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Mummy, is the coronavirus going to kill me?

Child and educational psychologist Dr Alice Brown explains how you should address children’s fears over the coronavirus.

In recent months the coronavirus has dominated the headlines and everyone is talking about it.

Rumours and gossip have spread far more quickly than the virus itself and with that comes misinformation, half-truths and, ultimately, fear of the unknown.

To a large extent, we as adults are capable of rationalising much of what we are hearing but children react differently and the younger they are the less they understand.

Children have vivid imaginations and the idea of a new virus that is killing people all over the world is the stuff of nightmares.

Naturally they will express their fears to adults and it is important that the way we react helps the child allay their fears. This is not the time for flippant comments or jokes such as suggesting every time someone sneezes, they have coronavirus.

So how do you talk to children about the virus, especially when you may be experiencing anxiety yourself?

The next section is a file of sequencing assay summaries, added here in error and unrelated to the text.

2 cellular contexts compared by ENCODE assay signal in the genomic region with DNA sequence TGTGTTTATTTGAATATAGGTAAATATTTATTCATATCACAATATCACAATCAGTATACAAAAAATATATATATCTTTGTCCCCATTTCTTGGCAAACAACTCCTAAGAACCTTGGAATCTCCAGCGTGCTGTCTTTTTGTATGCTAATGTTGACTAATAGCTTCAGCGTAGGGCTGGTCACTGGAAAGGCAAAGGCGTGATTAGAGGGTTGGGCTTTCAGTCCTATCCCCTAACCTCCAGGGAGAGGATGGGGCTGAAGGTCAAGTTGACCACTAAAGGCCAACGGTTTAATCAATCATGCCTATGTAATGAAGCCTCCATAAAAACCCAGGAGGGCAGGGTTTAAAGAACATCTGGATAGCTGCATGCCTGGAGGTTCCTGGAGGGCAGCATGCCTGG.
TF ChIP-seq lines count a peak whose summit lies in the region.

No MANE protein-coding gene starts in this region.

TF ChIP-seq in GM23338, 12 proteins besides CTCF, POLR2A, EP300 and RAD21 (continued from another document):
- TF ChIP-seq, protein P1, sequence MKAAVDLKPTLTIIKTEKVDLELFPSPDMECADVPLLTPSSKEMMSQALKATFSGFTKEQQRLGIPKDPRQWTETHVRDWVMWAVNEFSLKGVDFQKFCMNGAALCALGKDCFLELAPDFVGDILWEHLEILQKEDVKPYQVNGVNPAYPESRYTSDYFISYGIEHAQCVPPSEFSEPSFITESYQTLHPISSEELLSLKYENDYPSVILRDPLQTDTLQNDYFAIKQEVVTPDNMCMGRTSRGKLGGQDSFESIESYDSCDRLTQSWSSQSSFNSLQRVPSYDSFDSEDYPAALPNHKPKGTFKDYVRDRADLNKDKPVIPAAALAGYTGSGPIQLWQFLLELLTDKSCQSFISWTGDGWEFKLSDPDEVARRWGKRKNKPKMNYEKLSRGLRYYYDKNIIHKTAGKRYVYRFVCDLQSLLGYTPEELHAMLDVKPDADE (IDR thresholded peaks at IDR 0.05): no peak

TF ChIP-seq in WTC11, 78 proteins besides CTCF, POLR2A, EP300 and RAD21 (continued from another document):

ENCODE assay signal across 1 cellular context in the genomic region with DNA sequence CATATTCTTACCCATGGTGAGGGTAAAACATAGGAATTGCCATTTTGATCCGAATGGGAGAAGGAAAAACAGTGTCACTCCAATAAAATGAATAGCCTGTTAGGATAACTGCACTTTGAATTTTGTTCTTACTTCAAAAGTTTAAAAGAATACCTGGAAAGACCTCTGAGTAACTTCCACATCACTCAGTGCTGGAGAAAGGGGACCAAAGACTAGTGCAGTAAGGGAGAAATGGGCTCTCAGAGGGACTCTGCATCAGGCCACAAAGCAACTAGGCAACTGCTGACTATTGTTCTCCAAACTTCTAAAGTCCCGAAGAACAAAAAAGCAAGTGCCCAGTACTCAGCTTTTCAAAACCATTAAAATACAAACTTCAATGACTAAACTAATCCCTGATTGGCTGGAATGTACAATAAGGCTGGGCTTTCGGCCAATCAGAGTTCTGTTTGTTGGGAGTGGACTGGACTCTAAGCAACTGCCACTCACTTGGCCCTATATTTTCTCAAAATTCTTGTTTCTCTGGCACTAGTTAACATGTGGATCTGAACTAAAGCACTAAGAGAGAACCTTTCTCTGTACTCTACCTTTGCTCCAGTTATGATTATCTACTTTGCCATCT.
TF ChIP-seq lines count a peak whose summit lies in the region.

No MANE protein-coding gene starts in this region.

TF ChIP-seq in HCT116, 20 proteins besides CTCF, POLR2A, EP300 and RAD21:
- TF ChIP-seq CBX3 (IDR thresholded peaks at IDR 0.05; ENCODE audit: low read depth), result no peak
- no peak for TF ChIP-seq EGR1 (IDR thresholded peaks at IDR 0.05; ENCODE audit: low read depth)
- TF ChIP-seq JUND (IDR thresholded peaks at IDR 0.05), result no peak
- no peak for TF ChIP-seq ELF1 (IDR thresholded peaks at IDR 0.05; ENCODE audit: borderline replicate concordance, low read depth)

It is important that their fears are validated but of course as parents we want to make them feel better. They need to be reassured without being dismissed with a simple “don’t worry” or “it will all be OK.”

Instead, you might want to try the following:

  1. Take time to listen to what they have to say and answer any questions they have giving factual information that is age appropriate. These days children can be exposed to a raft of inaccuracy on social media as well as gossip and rumour among their peers so it is important to calmly unpick that and fill in the gaps.
  2. Tell them their feelings are normal and lots of people are worried about it too.
  3. Put their worries into context – for example, explain that comparatively few people have contracted the coronavirus in the UK and that very few are dying from it. Even if they did contract it, the chances are they will be fine.
  4. Help them find solutions that may make them feel better such as washing their hands regularly and covering their nose and mouth when they sneeze. This is good advice anyway.
  5. Explain that a lot is being done by doctors, scientists and the Government to ensure our safety.
  6. Keep positive and offer reassurance – a big hug can go a long way.

Of course, we can’t lie to a child by saying everything will be fine – we can’t guarantee that. But by giving them the facts and making them question their fears, they can put them into context and make their own decisions.

For more information and a free consultation, call Dr Alice Brown on 01295660469 or email info@wellbeingtreehouse.co.uk